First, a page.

Schantzen also cautions entrepreneurs with making sure they know the rules. “Our recommendation for them is to really make sure they know what they’re doing and how they’re doing it so they don’t run into any issues with some of the proposed rules that are not in effect yet with the SEC,” he commented. “There are all sorts of potential issues, like an investor could choose to unwind the transaction a year after they make the investing because they don’t like how it’s going or something was done wrong during the public fundraising period. There is additional care that’s going to be needed by entrepreneurs who choose to generally solicit. It’s a relatively complex area and a complex area of law that most entrepreneurs have little experience with the path.”
How Online Platforms Can Help
For any entrepreneur looking to take advantage of general solicitation, they should look into platforms like Crowdfunder or Healthfundr. Levine explains, “In order to create a marketing campaign using traditional or social media marketing methods takes resources. Remember, the only people who can invest via a “general solicitation” offering are accredited investors. Reaching this community using SPAM, social media, or other “general” methods can be expensive. Most startups don’t have access to these resources, and it is unlawful to pay an unlicensed person a ‘commission’ for helping you identify investors. So, unless the entrepreneur has access to capital to pay for the professional marketing and advertising activity, it’s not clear how they reach these investors. And, even if they reach them, how do they convert them to investors? It’s hard to convince a total stranger to invest any significant dollars into a venture. I think the true beneficiaries will be hedge funds and other large organizations who have the resources to promote their private investment opportunities.”
Predictions On The Impact Of Title II
So, what kind of impact will these new rules have on this industry? Schantzen replied, “As a general theme for the growth of this industry, as it matures, it’s really making private markets and early stage investing more efficient. A lot of what’s going to make groups successful and particular portals or individuals participating more successful is their ability to match up capital and expertise in intelligent ways.”
Barnett breaks down this market even further, predicting, “While there will be some noise and some new things happening, I think the first several months or year at least will be a shift of the existing folks who are doing a lot of the investing to using online platforms and bringing a small percentage of new capital, those people who are at the income level to be accredited investors but haven’t been doing so. Those people will start to come in. Of the people who qualify as accredited investors (who actively invest) is only about 7%. What Crowdfunder has the potential to do is bring the new class of accredited investors into the market, and then to potentially accelerate the funding of those deals by making them more efficient. So over the next two to three years, we’ll see growth in the number of accredited investors who participate. And, who knows, we might be able to double that number. That’s what I’d like to see. And over a several year period, I think that’s possible.”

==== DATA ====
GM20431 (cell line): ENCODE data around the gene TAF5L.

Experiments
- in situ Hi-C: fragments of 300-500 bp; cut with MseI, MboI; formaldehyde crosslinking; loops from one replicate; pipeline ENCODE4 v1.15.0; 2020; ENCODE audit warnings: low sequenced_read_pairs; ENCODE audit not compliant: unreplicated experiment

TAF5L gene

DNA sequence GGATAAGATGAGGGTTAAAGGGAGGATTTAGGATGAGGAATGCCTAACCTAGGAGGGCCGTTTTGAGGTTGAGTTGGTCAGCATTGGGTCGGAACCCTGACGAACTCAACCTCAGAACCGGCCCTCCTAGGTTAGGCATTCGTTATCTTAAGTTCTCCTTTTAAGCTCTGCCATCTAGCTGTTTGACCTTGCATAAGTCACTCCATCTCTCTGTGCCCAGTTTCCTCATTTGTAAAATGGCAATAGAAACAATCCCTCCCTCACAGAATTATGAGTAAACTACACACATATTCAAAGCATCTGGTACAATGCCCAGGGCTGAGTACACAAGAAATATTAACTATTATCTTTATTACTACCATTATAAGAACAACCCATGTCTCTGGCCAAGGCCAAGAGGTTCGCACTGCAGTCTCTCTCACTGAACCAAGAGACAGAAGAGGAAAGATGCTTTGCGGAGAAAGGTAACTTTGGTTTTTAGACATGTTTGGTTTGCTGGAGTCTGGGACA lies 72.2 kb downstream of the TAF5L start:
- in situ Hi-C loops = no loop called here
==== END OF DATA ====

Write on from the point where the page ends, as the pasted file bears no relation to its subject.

About The Experts
While this is just the beginning, it’s exciting to see how these key players are leading the movement toward making investing more efficient. Crowdfunder is a platform that connects investors with entrepreneurs to fund startups and social enterprises through its active accredited investor network. It’s a fast-growing network of over 30,000 investor and entrepreneur users and played a key role in the passing and formation of Title II. Healthfundr is similar in concept to Crowdfundr, but smaller in scale. They just launched this past May as a platform for accredited investors to get to know early- to growth-stage health and medtech companies. To round out the panel, iSelect Fund is a new type of investment fund that allows investors the ability to create their own portfolio of early-stage companies. It’s a hybrid of sorts, which hopes to bridge the gap that exists between traditional investments with more expensive early-stage venture capital investments.
What are your predictions moving forward with Title II? Are these experts right in their predictions?